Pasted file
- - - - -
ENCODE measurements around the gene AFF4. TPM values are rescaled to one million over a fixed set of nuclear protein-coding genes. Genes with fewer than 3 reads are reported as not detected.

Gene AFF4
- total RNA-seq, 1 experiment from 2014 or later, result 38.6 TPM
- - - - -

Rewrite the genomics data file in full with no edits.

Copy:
ENCODE measurements around the gene AFF4. TPM values are rescaled to one million over a fixed set of nuclear protein-coding genes. Genes with fewer than 3 reads are reported as not detected.

Gene AFF4
- total RNA-seq, 1 experiment from 2014 or later, result 38.6 TPM